Do you know that you’re forgiven? Are you able to forgive others? May you extend mercy as you recognize how it’s been extended to you.

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Livin’ On A Prayer (Ash Wednesday Sermon)

Livin’ on a prayer. Bon Jovi, circa 1986, nailed it in the musically excellent department, chronicling an economically-challenged couple who work hard, stick with each other, and hold onto hope livin’ on a prayer. The album Slippery When Wet was one of my favorites as a teenager, because I loved the rock’n’roll vibe. The older I get, the more I think the song should be an anthem for our lives of faith, and in Lent, it takes on a whole new meaning.

In Lent, the Christian calendar urges us to repent. Tonight (or today, depending on when you’re reading this), we launch into forty days of reflection on the life of Jesus and the call to discipleship. Sure, at the end, we’ll arrive at Easter and we’ll celebrate the resurrection of Jesus from death and the victory of heaven over death. That’s done, finished, an actual reality.

But for forty days, we’re called by the pattern of the church year to consider how badly we need Jesus, how short we fall, and how sufficient the grace of God is. We’re called to consider how we’re supposed to live to be more like Jesus – and the end result is that we’ll recognize we can’t do it on our own.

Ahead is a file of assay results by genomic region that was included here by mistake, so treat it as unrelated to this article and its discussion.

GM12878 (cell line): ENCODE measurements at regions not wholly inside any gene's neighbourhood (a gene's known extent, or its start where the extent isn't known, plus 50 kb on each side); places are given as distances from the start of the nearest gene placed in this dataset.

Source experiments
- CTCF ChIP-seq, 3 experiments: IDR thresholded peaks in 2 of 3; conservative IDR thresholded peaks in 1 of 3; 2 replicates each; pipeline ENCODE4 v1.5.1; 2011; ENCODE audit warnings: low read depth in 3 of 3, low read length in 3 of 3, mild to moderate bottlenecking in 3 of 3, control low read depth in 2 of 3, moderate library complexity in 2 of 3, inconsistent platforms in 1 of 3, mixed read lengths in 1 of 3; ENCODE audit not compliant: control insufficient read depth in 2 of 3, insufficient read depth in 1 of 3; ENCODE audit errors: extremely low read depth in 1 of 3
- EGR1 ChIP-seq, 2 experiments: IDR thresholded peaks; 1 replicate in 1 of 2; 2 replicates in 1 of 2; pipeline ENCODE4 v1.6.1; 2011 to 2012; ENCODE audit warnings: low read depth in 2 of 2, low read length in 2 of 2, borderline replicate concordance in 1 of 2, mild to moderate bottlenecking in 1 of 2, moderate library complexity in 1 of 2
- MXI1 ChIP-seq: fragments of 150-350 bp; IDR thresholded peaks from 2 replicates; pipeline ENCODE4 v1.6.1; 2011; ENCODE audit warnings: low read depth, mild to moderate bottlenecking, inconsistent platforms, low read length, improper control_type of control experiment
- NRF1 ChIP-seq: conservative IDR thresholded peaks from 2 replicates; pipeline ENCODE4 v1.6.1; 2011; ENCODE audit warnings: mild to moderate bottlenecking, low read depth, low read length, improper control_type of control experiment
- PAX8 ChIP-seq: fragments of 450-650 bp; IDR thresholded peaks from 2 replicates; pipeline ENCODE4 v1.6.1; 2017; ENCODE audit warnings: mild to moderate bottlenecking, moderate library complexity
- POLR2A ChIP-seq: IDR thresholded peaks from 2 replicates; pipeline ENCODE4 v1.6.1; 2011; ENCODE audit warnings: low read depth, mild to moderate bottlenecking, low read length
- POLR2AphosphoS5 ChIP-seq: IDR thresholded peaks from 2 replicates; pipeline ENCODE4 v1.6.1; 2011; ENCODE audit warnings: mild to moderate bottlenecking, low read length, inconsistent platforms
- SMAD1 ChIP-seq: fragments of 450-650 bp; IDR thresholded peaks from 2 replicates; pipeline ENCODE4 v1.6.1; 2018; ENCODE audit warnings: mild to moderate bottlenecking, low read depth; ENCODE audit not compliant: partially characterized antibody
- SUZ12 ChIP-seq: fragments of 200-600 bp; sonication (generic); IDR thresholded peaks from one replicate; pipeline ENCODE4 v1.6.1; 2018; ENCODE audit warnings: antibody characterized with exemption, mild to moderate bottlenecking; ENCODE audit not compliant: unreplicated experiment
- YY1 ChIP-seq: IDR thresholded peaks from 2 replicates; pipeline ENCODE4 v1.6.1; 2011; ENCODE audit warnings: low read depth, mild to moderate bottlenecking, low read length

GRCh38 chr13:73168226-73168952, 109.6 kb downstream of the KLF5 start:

We need help – we need God – we are in fact, at our most faithful, living on a prayer.

In Luke 11, Jesus’ disciples observe him praying, and one of them asks him to teach them how to pray. That’s where we get the Lord’s Prayer from: a disciple of Jesus saw that Jesus was praying, wanted to be able to pray like Jesus, willingly asked for instruction, and received the pattern of prayer from Jesus that we now use regularly on Sundays.

“‘Father,
hallowed be your name,
your kingdom come.
Give us each day our daily bread.
Forgive us our sins,
for we also forgive everyone who sins against us.
And lead us not into temptation.’

Jesus gives says we should give God the recognition deserved, that we should pray for the kingdom of God to be a reality. That we should seek what we needed day by day; that our focus should be on being forgiven as we also forgive. That God would protect us from falling into evil.